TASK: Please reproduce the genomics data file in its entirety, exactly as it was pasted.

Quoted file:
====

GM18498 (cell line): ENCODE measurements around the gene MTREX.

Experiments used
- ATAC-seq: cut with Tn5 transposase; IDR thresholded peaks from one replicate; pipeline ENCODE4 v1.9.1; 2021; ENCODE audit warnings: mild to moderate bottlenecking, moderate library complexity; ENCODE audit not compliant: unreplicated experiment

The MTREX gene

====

GM18498 (cell line): ENCODE measurements around the gene MTREX.

Experiments used
- ATAC-seq: cut with Tn5 transposase; IDR thresholded peaks from one replicate; pipeline ENCODE4 v1.9.1; 2021; ENCODE audit warnings: mild to moderate bottlenecking, moderate library complexity; ENCODE audit not compliant: unreplicated experiment

The MTREX gene